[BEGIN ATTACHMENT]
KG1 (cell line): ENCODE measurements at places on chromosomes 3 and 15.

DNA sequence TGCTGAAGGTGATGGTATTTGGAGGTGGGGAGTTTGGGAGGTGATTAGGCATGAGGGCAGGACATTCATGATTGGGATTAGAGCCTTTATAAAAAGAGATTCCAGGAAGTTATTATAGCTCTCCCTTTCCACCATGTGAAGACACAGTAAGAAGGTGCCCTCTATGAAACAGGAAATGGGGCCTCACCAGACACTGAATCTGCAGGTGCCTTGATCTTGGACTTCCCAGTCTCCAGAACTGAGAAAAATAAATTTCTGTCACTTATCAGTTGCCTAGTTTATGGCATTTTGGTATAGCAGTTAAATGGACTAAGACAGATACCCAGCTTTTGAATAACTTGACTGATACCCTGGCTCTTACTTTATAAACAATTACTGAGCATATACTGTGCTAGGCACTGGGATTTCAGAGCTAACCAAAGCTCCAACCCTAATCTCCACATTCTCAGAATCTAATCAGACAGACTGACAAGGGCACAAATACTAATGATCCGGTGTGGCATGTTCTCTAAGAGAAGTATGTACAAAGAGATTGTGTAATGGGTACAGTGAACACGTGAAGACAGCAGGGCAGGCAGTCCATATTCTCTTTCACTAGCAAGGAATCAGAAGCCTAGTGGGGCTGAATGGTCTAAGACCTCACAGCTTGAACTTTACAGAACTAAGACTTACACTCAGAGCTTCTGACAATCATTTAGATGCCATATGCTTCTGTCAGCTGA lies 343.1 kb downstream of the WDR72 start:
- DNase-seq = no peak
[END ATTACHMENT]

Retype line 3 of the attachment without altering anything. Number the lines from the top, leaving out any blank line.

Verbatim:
- DNase-seq = no peak